Three Letters: UDP, UDP, UDP
I have spoken at multiple conferences (most recently BriForum Denver 2015 and Techmentor Las Vegas 2016) on the subject of RDP 8 and the numerous ways it improves the Remote Desktop user experience, even over less than reliable networks. Amazingly, I have discovered that very few server administrators who have a RDS farm know about these improvements, as they still run RDS on Windows Server 2008 (which only supports up to Version 7 of the Remote Desktop Protocol).
The lynchpin of the RDP 8 improvements involve the dual use of UDP as a transport protocol alongside TCP. Prior to RDP 8, all client/server Remote Desktop Services connection data was transported over TCP only. While TCP guarantees delivery, it suffers hugely in the face of less-reliable networks with high latency and/or higher packet loss rates (e.g. greater than 1% loss on average). I could go deep in the technical weeds on this subject, but I am not going to – if you’d like to learn more about the inherent problems with rapid delivery of data via TCP over less-reliable networks, search on terms like “queueing delay” and “TCP congestion avoidance algorithms – e.g. Reno, Vegas, New Reno, etc.”
UDP overcomes virtually all of those issues, as reliable delivery of UDP packets are not guaranteed – it is up to the application to handle missing packets via re-transmission and on the fly error correction (specifically, Forward Error Correction techniques).
RDP 8 Vastly Improves Data Throughput, Even Over Less Reliable Networks, Greatly Enhancing User Experience
If you’d like to read more from Microsoft’s own RDS engineering team on the specific improvements in data throughput over different types of networks, please review their blog article here.
From a practical standpoint, here’s what you as a RDS admin need to do to take advantage of RDP 8 and later versions to boost Remote Desktop Connection user experience:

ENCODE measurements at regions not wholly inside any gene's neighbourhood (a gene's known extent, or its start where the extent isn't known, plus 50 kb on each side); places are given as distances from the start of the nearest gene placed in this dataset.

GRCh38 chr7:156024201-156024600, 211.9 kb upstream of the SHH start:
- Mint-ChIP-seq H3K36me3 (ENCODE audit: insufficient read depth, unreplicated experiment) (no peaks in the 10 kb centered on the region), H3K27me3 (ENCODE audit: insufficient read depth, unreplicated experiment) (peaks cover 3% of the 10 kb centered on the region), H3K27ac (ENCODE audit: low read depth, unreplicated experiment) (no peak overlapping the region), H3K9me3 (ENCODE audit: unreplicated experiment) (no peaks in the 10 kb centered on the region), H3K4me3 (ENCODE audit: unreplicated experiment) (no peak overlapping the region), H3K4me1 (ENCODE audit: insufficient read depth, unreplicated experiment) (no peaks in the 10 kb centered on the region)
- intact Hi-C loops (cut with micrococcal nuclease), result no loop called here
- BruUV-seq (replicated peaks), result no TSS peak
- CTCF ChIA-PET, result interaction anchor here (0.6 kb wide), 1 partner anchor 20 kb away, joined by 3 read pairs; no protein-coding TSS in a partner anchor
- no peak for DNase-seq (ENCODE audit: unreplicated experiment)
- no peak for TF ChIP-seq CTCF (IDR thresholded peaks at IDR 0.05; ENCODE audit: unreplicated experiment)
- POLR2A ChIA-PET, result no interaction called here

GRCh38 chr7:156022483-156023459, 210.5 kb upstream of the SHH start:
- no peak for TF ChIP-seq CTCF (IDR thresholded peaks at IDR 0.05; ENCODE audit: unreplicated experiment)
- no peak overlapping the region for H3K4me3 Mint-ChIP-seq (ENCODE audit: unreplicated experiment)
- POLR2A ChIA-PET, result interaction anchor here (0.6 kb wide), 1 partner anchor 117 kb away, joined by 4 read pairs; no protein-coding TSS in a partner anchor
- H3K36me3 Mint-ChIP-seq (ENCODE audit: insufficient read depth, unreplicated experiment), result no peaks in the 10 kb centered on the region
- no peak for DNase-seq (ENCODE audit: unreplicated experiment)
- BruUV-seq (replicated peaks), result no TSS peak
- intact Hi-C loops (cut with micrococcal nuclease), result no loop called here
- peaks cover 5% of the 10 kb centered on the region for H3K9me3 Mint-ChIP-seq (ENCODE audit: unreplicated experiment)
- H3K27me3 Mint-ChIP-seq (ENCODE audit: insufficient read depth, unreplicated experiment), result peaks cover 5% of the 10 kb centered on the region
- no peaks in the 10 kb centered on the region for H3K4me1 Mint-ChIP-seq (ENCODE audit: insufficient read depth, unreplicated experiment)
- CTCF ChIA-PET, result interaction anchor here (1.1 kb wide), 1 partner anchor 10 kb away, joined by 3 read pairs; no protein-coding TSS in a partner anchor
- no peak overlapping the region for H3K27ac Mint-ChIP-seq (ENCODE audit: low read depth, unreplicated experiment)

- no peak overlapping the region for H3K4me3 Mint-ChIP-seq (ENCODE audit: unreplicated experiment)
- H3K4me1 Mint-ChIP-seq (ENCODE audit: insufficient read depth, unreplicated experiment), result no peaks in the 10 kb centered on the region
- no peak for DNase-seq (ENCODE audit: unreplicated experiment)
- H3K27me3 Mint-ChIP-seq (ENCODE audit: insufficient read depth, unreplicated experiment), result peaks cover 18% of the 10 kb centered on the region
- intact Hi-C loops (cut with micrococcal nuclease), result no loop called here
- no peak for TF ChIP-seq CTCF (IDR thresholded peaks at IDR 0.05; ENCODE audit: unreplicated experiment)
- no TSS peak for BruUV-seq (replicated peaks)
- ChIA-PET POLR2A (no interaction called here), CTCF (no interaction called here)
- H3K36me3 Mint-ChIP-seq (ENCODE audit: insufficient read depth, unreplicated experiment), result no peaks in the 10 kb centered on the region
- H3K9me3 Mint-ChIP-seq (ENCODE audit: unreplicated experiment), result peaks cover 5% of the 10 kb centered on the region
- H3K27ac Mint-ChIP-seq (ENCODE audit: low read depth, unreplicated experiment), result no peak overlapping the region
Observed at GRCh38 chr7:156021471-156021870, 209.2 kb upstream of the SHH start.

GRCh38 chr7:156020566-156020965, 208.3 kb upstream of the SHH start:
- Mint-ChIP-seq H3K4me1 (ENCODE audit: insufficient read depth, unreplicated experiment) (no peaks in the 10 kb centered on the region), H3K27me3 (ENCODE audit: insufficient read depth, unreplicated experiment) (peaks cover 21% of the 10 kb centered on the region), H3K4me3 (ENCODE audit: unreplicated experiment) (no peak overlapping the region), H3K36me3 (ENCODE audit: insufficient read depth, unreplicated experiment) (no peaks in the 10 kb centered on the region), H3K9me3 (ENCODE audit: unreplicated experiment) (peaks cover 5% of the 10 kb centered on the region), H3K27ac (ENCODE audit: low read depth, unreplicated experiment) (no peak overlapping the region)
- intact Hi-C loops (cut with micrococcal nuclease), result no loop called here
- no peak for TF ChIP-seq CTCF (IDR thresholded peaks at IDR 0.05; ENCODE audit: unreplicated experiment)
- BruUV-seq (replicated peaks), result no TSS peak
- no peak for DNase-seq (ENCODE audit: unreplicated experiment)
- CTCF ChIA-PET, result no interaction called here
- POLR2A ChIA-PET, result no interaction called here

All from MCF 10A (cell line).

- Upgrade your RDS servers to Windows Server 2012 or Windows Server 2016. RDP 8 and later versions are only supported on Server 2012 or greater operating systems.
- Verify that your RD clients support RDP 8 or later. For the Windows Remote Desktop Connection Client, this means that the client operating system should be Windows 8 or Windows 10. Windows 7 SP 1 WILL support RDP 8, but only if you apply the RDP 8 update accordingly. If you use thin clients, you will need to contact the vendor to verify that RDP 8 is supported natively, or can be supported with a firmware update. The latest Microsoft Remote Desktop clients for Android and iOS also support RDP 8+
- If you use the Microsoft Remote Desktop Gateway to allow access to/from Remote Desktop Session Hosts in your RDS farm, you will need to make sure that role is installed on a Windows 2012 or Windows 2016 server. The RD Gateway role that ships with Windows Server 2008 will not forward UDP traffic. Conversely, if you DO NOT use the RD Gateway, you will need to configure the corporate firewall so it will pass UDP traffic alongside TCP traffic over port 3389.
Note – There is a Price Associated With Better Data Throughput Using UDP Transport With RDP 8
As us computer science and engineering types know implicitly – there is seldom such as thing as a free lunch. Because UDP boosts effective throughput, it will also increase the amount of bandwidth RDP traffic consumes over time. It’s definitely something to keep an eye on over low-bandwidth or saturated network links.